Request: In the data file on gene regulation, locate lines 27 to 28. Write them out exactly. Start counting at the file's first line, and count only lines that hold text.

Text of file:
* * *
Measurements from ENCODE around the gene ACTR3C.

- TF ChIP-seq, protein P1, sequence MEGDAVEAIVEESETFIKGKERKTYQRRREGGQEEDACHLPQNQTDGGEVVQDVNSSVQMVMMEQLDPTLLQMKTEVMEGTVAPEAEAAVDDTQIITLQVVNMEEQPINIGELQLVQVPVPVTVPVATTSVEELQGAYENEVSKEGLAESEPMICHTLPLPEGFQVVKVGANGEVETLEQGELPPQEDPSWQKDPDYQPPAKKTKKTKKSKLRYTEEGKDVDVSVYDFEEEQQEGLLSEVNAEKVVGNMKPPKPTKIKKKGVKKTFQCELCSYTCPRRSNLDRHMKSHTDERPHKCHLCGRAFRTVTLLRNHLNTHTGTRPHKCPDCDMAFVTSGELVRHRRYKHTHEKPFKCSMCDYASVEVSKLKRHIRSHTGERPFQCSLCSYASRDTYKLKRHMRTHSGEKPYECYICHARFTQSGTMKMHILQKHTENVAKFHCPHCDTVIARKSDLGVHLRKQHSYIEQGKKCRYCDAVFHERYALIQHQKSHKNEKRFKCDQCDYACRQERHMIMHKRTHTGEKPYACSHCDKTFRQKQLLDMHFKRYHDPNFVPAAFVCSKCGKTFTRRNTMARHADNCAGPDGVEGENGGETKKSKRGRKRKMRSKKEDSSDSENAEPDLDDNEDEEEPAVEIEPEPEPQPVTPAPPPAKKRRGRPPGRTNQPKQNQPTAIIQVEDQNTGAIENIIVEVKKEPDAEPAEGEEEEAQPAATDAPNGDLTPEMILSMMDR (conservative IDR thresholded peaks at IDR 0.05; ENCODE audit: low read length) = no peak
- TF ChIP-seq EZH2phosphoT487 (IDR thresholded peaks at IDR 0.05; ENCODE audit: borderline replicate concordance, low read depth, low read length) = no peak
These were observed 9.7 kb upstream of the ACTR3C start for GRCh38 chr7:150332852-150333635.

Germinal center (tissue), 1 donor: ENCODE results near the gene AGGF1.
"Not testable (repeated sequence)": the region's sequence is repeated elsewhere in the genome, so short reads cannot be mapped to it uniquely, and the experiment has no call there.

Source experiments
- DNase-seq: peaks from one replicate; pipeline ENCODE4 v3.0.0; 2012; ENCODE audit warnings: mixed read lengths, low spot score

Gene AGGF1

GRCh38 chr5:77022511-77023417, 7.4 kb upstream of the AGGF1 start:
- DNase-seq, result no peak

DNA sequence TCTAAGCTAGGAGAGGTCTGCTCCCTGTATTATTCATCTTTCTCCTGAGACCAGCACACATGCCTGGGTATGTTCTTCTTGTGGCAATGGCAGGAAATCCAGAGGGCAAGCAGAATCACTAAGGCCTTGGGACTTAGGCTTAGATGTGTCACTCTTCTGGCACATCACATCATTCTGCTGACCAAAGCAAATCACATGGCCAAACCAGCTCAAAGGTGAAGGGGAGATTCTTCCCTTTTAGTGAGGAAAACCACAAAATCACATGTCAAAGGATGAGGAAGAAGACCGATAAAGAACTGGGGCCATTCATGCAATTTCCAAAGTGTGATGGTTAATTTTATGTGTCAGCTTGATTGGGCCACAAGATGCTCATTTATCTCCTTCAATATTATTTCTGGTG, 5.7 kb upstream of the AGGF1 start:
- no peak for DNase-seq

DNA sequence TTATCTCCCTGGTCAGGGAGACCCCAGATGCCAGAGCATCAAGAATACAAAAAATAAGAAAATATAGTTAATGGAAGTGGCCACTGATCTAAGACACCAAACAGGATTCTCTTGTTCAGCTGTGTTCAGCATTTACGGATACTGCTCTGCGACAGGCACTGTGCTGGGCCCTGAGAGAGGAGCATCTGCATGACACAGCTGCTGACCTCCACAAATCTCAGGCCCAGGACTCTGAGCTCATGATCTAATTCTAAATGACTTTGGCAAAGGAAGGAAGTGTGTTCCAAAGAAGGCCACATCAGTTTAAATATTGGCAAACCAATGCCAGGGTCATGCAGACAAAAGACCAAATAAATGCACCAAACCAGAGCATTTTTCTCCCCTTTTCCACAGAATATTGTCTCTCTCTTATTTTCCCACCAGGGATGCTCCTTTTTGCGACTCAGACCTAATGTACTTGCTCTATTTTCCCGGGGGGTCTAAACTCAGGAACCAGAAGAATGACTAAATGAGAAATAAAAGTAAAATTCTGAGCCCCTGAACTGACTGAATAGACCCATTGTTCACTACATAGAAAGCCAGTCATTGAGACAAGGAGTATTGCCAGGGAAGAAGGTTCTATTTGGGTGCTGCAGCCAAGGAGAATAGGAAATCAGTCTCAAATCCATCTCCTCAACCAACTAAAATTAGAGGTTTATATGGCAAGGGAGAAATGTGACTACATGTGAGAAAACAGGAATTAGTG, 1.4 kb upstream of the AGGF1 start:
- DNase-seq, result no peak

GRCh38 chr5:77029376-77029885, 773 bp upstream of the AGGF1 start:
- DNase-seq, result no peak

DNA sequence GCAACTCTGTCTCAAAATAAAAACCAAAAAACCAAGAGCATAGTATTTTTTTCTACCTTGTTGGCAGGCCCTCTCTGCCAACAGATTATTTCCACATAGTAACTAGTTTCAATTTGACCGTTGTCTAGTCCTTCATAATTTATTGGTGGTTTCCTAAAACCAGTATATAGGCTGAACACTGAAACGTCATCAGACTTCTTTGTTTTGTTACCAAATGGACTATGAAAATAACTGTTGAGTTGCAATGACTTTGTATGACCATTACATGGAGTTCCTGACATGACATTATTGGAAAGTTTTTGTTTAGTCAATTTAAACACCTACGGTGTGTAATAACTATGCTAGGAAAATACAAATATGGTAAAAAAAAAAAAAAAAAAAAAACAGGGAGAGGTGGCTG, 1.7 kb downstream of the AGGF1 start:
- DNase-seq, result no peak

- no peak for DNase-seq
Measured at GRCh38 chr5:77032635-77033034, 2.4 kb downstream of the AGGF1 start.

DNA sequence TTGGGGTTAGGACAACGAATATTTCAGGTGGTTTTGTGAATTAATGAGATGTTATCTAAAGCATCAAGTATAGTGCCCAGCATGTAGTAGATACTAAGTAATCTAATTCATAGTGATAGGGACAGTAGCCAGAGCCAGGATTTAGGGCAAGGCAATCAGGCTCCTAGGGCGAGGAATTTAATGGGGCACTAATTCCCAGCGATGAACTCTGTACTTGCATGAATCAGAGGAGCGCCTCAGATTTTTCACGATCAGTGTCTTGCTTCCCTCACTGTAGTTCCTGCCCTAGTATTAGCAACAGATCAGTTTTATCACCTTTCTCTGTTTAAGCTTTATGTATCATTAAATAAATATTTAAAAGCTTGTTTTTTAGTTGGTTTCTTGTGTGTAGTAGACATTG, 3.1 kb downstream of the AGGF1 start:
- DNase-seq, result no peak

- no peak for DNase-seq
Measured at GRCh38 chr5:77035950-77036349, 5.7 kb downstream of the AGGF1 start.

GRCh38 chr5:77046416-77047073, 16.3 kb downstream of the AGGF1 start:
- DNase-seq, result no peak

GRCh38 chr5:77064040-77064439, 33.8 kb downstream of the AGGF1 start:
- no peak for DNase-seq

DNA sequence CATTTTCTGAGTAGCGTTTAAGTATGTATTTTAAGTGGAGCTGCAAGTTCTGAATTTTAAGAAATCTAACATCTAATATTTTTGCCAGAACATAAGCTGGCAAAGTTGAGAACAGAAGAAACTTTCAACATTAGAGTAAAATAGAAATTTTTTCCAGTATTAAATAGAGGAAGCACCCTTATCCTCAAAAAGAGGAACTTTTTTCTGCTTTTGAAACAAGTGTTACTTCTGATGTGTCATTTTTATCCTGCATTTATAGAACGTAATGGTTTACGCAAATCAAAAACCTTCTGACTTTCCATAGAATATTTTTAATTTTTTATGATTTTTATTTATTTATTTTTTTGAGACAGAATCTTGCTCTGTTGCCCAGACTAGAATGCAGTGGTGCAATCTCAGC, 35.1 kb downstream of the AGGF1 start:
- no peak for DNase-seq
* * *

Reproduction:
- DNase-seq, result no peak

GRCh38 chr5:77064040-77064439, 33.8 kb downstream of the AGGF1 start: